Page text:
Time to stop sniffing the air: snapshot surveyBMJ 2006; 333 doi: https://doi.org/10.1136/bmj.39015.726690.47 (Published 21 December 2006) Cite this as: BMJ 2006;333:1295
All rapid responses
I agree completely with the results of the short survey. I direct
readers to the article below which I have found to work superbly in
practice in patients without head or neck trauma. From memory the concept
first appeared as 'ramping up' in an US emergency medicine article, but
the beauty is the simplicity and objectivity of the horizontal line from
the external auditory meatus to suprasternal notch.
The following is my working script for trainees and ambulance paramedics,
being simple enough for all grades of staff to ensure that the patient is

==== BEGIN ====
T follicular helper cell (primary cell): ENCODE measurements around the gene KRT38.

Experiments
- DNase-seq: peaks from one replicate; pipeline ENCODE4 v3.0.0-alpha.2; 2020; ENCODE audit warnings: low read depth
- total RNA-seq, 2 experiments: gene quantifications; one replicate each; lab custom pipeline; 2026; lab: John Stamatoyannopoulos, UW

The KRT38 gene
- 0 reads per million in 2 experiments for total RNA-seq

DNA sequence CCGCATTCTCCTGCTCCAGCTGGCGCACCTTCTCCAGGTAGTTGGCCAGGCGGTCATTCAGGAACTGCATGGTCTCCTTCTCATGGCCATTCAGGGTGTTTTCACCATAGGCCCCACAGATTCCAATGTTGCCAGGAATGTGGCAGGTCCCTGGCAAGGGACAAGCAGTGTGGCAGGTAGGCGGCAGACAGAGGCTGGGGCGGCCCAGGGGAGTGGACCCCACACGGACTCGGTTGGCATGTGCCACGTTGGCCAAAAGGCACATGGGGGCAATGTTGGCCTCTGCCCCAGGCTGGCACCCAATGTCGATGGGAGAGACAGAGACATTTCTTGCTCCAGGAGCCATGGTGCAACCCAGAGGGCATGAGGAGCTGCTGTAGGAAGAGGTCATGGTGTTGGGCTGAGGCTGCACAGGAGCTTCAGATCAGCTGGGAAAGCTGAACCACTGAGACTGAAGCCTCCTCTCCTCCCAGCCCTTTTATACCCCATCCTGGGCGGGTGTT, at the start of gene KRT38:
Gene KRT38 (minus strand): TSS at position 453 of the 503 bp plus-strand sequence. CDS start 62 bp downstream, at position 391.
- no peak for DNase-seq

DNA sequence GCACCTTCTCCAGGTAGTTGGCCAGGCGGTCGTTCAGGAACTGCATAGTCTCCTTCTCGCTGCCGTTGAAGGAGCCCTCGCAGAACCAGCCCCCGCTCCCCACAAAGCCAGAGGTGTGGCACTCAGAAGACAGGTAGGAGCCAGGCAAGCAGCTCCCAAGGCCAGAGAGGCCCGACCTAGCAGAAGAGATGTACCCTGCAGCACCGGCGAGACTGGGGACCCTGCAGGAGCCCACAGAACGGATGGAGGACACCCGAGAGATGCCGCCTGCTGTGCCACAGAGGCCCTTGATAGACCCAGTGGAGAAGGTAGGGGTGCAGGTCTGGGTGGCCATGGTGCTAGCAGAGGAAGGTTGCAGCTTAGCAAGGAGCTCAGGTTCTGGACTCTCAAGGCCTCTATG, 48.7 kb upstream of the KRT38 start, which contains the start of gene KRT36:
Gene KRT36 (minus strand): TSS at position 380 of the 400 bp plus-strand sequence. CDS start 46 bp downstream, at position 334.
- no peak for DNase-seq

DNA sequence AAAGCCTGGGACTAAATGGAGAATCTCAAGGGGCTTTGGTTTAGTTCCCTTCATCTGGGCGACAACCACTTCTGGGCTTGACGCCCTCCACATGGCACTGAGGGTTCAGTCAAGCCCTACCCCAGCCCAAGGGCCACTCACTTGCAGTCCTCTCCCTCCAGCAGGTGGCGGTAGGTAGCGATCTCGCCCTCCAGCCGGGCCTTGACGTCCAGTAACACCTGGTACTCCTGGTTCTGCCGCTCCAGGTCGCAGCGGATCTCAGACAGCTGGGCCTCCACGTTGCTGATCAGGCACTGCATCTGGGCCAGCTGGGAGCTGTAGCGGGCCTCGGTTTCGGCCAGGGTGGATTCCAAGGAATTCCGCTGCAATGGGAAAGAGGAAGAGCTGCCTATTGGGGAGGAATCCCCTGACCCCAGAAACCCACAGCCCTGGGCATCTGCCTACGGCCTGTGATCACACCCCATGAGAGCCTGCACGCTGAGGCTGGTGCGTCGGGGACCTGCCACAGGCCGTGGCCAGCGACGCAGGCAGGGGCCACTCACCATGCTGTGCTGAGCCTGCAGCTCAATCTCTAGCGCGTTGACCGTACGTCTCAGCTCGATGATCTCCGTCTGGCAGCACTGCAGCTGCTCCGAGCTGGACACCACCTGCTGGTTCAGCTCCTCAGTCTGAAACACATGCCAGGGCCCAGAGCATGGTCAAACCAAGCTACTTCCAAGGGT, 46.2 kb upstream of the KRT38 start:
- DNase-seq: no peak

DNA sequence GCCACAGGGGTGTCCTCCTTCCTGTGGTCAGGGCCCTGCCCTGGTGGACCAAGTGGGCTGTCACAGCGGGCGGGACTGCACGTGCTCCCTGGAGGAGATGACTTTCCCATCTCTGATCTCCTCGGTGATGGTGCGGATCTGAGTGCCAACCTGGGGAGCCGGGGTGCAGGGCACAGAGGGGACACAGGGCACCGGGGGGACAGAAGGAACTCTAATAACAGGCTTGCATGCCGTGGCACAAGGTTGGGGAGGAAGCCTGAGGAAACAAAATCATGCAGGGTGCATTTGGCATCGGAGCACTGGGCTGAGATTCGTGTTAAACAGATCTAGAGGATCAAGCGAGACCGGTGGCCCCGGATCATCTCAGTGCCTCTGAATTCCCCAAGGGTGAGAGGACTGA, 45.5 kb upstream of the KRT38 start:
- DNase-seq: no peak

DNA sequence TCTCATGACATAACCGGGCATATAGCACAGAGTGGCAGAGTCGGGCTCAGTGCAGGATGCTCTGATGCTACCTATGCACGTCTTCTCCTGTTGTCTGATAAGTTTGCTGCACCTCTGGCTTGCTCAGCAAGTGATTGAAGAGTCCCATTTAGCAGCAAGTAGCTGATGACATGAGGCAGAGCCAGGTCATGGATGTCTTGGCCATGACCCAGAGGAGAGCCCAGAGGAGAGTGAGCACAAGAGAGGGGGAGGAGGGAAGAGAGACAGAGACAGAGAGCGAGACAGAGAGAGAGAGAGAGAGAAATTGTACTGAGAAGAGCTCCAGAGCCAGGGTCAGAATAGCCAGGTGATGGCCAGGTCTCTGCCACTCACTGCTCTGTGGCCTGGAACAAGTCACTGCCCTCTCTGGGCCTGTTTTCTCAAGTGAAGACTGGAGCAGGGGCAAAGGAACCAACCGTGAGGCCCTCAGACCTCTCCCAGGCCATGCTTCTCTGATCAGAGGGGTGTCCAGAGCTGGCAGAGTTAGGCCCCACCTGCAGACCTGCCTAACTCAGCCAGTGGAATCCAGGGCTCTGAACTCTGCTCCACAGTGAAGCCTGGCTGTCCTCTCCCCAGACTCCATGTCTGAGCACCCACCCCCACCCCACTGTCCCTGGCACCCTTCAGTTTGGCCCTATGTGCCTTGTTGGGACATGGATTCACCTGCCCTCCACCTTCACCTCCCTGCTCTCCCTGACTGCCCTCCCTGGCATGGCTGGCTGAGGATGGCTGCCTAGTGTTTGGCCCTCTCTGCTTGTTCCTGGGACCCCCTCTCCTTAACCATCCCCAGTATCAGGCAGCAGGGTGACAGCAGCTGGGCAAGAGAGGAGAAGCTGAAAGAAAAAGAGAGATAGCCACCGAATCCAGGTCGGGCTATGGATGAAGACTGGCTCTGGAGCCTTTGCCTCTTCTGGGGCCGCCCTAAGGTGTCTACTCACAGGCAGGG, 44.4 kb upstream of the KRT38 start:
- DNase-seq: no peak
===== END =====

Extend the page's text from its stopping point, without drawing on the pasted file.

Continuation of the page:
1) Patient supine,
2) Arrange pillows under the head to achieve a horizontal line from the
external auditory meatus to suprasternal notch.
3) If necessary in the very obese be prepared to ramp even more
pillows/blankets under the upper thoracic spine to get the position right.
4) Always have the thumb of the left hand slightly to the left of centre
parallel to the handle (ie off centre, similar to a golf grip).
5) If the anterior upper chest wall obstructs insertion of the
laryngoscope, with the tip of the blade over the mouth, turn the
laryngoscope handle clockwise until the base is approximately over the
acromio-clavicular joint. Gently insert the blade to the right of the
tongue and as the tip moves posteriorly rotate the handle back to a normal
position, gliding clear of the chest wall.
Authors: Jeremy S. Collins; Harry J.M. Lemmens; Jay B. Brodsky; John
G. Brock-Utne; Richard M. Levitan
Source: Obesity Surgery, Volume 14, Number 9, October 2004, pp. 1171-
Publisher: FD Communications Inc.
Competing interests: No competing interests